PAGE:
You know you’re destined for a high-performance life when your dad takes you out for some drive time on your learner’s permit and leads you to discover the scent of nitro and burnt rubber at the local dragstrip. For Richie DeMarco of Reading, Massachusetts, it was on one particular Sunday driving with his dad that led him to New England Dragway in Epping, New Hampshire. From his first time walking the pits to later seeing the Little Red Wagon and Hemi Under Glass run he was hooked. From that point on he became a regular at New England Dragway, running in various classes as well as hanging out at Carroll’s Restaurant in Stoneham watching late-night street racing to see who had the hottest mill in town.
Drag racing is something three generations of the DeMarco family share passion with on a regular basis. As a group they’re quite familiar with always working together to improve performance through engineering, technology, and fresh ideas. With sons Andrew and David regularly competing in Outlaw 275 Drag Radial and Radial versus the World Classes it’s easy to see how serious they are. A number of years ago Richie began the search for a seasoned drag car, one that he could work on and improve with time. Before long he located a competitive high 9-second 1957 Chevy Bel Air running a 540ci big-block V-8 with 750 hp on tap. A deal was made and the car changed hands.
As with all race cars, time behind the wheel led to wanting to improve it so another 540ci mill was swapped in, this time with 900 hp capable of propelling the car into the low 9s. Having accomplished everything, he wanted to at the track, a plan was set that would convert it to street use while retaining plenty of its badass attitude with a twist using LS power. Having worked with Dennis MacPherson on a regular basis with the family race cars it was an easy decision to set an appointment at DMC Racing in Halifax to set plans for the cars rebirth. Let’s take a look at what makes this car so wicked.
Once torn down, the team at DMC addressed the stock frame, inspecting and updating it where needed, seeing it had previously been back-halfed. A Strange Engineering Ford 9-inch was packed with 4.30 gears spinning 40-spline gun-drilled axles and suspended in place by custom ladder bars combined with matching coilover shocks. Up front the stock IFS was refreshed and treated to Aldan American coilovers as well as a Flaming River rack-and-pinion for razor-sharp handling. When it’s time to drop anchor, a dual master pushes fluid through stainless lines to Strange Engineering discs and calipers at each corner. Linking it to the street out back are 15-inch Weld Racing Extreme Fab bead lock wheels with American Racing 15-inch Salt Flat up front, all wearing Mickey Thompson tires.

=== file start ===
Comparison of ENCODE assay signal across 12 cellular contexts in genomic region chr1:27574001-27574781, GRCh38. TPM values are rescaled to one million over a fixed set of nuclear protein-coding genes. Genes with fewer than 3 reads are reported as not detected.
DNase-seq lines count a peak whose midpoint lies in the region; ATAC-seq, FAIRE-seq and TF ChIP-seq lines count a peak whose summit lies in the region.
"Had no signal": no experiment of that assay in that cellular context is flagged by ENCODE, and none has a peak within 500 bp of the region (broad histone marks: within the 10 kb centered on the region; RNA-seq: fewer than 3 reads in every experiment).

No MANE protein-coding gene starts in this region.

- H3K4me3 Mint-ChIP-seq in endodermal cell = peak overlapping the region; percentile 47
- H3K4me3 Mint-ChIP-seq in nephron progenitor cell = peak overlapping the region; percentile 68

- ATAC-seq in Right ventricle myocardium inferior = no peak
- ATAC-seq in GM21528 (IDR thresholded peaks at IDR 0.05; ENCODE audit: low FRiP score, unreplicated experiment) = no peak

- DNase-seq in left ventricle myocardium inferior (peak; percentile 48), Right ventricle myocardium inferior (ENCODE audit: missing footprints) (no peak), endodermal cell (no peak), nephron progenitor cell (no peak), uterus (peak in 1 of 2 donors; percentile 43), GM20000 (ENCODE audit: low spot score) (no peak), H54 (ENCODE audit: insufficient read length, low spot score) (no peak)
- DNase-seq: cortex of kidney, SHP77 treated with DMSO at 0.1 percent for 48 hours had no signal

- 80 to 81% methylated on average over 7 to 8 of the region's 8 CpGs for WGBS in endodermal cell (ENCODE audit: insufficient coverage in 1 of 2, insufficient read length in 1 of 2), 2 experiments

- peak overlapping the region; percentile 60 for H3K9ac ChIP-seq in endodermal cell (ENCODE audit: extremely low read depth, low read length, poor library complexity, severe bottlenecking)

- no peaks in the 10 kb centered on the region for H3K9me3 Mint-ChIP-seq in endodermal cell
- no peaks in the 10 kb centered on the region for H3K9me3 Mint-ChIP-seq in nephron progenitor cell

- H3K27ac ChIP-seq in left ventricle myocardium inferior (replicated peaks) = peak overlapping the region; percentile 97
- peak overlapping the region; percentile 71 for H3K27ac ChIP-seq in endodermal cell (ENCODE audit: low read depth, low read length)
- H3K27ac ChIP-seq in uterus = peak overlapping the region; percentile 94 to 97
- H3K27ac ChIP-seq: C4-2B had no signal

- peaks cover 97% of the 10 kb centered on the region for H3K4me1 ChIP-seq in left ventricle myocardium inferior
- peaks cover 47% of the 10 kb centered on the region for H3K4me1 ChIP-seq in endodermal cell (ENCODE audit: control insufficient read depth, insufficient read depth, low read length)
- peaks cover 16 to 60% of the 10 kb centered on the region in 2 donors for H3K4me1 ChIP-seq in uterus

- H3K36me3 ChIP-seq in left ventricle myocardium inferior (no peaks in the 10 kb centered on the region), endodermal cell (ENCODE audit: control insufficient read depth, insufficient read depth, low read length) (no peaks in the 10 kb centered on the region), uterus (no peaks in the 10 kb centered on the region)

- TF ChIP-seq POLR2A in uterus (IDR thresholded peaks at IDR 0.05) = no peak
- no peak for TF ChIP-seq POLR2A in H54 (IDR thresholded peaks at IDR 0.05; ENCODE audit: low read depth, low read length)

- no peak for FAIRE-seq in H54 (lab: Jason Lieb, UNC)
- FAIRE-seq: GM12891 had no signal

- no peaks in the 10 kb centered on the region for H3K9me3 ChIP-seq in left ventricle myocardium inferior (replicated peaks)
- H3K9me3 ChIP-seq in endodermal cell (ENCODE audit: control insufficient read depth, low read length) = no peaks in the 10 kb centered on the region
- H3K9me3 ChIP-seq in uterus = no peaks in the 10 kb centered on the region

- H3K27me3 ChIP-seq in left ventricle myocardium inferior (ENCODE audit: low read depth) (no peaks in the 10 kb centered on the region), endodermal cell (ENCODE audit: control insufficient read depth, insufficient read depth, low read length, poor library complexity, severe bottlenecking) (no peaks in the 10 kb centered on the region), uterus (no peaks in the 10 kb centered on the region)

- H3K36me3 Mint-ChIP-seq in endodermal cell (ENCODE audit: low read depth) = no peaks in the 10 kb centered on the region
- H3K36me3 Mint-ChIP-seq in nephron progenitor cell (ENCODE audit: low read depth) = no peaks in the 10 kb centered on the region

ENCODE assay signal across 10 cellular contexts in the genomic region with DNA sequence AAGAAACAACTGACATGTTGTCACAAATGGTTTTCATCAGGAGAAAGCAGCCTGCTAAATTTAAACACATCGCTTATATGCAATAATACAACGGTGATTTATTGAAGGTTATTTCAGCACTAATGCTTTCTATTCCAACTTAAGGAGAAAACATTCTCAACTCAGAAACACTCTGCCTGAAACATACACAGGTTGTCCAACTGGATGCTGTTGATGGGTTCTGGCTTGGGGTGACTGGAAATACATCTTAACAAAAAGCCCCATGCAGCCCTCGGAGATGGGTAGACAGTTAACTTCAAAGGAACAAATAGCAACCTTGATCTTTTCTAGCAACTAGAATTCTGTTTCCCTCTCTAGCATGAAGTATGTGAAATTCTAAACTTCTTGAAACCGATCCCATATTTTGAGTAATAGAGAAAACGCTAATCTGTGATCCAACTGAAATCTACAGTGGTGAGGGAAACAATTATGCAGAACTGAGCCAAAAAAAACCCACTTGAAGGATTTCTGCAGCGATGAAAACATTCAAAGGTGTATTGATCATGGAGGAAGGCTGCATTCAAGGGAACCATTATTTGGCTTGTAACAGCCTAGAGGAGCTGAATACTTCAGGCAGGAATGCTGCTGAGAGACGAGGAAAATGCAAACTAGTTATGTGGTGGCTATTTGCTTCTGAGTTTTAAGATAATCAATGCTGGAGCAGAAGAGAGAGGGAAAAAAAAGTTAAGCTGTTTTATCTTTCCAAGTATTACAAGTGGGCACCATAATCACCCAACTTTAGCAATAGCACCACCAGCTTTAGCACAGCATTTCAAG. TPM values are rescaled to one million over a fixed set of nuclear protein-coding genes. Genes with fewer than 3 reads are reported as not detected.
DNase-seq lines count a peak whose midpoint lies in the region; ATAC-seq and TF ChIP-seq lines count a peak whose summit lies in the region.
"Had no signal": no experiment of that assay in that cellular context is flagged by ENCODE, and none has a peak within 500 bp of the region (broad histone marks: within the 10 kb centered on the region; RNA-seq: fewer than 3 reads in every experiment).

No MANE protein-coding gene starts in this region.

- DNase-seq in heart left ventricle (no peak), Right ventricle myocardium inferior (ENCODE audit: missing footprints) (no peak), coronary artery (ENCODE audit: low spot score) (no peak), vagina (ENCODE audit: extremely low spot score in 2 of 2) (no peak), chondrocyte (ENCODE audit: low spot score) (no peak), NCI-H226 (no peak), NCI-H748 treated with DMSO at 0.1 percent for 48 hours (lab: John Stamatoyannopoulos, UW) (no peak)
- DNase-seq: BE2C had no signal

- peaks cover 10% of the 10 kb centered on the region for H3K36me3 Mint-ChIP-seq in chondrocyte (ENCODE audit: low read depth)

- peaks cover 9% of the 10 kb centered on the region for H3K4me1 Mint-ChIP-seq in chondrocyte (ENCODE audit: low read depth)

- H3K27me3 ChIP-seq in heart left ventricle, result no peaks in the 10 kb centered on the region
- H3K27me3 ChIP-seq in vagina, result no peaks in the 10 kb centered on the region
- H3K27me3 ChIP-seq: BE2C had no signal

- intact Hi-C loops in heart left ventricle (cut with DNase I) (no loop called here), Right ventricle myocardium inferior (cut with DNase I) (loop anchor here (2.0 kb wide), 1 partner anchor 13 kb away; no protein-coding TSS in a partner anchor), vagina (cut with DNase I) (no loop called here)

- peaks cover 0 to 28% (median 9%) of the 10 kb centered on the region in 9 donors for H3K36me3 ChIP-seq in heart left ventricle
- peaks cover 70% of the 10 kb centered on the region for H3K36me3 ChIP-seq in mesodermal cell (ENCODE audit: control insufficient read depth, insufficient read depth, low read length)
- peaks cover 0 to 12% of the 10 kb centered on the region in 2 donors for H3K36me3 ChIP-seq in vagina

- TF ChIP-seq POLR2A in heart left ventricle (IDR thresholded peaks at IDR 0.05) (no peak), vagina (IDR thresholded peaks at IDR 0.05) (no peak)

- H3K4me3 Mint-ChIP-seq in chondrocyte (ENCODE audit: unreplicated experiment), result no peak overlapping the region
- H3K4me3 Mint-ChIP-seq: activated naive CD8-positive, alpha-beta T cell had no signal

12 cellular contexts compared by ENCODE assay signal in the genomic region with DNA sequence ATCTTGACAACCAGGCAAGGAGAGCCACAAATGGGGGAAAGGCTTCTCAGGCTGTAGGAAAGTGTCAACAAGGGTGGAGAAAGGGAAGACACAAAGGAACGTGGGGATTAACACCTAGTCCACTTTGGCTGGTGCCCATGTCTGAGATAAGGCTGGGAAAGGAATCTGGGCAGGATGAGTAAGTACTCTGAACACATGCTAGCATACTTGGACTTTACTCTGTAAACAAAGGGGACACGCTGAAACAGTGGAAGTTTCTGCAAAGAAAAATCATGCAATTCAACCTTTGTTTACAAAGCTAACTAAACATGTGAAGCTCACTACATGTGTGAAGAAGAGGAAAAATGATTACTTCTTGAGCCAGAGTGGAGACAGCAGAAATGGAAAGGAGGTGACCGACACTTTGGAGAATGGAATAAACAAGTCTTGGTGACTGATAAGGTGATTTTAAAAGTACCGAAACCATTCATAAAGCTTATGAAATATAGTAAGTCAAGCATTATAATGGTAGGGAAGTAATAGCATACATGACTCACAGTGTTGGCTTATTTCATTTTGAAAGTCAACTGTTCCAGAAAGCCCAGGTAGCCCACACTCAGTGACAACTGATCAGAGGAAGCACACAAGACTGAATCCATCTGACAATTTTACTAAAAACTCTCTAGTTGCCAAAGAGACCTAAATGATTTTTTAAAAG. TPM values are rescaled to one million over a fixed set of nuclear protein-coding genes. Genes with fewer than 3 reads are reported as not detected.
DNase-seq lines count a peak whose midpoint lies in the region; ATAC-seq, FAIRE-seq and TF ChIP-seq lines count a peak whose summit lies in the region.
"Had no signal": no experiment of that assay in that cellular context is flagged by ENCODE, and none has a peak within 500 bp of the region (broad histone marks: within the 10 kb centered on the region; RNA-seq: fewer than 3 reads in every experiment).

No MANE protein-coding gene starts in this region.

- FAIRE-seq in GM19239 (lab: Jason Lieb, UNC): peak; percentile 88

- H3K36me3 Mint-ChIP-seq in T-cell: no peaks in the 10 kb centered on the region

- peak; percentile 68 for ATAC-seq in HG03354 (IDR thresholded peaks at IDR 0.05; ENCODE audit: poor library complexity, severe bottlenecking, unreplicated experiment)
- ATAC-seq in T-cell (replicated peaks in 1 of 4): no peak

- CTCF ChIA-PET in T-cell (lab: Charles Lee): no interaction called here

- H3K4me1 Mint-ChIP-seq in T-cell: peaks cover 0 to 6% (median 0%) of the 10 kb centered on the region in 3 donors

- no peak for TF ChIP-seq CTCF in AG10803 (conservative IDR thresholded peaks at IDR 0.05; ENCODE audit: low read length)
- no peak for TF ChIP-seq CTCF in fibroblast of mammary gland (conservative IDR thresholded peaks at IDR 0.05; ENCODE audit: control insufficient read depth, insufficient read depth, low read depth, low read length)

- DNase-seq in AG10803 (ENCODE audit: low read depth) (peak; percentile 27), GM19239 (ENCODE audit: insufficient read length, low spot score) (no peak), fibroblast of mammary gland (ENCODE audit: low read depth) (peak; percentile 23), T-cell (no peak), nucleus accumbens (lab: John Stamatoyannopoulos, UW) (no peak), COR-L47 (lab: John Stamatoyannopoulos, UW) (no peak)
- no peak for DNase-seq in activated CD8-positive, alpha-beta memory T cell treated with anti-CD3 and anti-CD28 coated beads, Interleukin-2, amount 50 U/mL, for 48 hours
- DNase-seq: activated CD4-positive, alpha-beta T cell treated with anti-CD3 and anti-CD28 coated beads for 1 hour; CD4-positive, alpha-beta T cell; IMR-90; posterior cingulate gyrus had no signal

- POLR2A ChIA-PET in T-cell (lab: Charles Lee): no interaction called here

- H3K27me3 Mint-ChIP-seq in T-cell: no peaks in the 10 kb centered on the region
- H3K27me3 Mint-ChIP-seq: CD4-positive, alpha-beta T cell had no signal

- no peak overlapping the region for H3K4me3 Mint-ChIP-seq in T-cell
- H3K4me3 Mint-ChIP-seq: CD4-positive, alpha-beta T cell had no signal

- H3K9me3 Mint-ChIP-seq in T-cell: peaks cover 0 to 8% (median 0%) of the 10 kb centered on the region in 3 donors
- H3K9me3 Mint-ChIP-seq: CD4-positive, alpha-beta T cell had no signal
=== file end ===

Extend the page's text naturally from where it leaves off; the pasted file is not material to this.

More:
There’s nothing like a fire-breathing LS V-8 (installed by DMC) to add plenty of punch underhood. To make a statement Richie contacted Slowhawk Performance in Bridgewater to build a nasty 427ci LS, starting with a GM block, which they massaged to perfection. Deep inside a forged Callies DragonSlayer crank links to Manley forged H-beam rods capped with matching pistons getting a heavy bump from a Comp Cams stick. For seamless power a set of Precision Race Components 247cc aluminum heads were deftly matched to a Holley Hi-Ram EFI with the knockout punch delivered by a ProCharger F-1A-94 supercharger. A GM ignition lights the fire with spent gases moving through custom headers from DMC to a matching 3-inch exhaust with Borla XR-1 mufflers. Power moves rearward through an RPM Transmissions Stage VII GM 4L80 trans to a custom driveshaft. The combination is good for a searing 850 hp to the rear wheels on the dyno.
One of the coolest parts of this former race car is that it wears all of its original trim. At some point in its life the top was chopped a perfectly proportioned 1 1/4 inches. It was also treated to fiberglass front and rear bumpers as well as a cowl induction hood from VFN Fiberglass. To complete the look a coating of PPG 1971 Pontiac Quezal Gold brings it all to life. Inside it’s all business, starting with the factory dash modified by DMC complete with dials from AutoMeter to monitor the vitals while a Grant steering wheel mounted to a custom column carves a course combined with an M&M shifter to pull gears. JAZ race buckets wear black vinyl padding for comfort combined with five-point harnesses for safety along with an 8.50 certified rollcage and wiring from DMC. This is one evil Bel Air on the streets of Massachusetts making itself known on a daily basis, and we dig it. SRM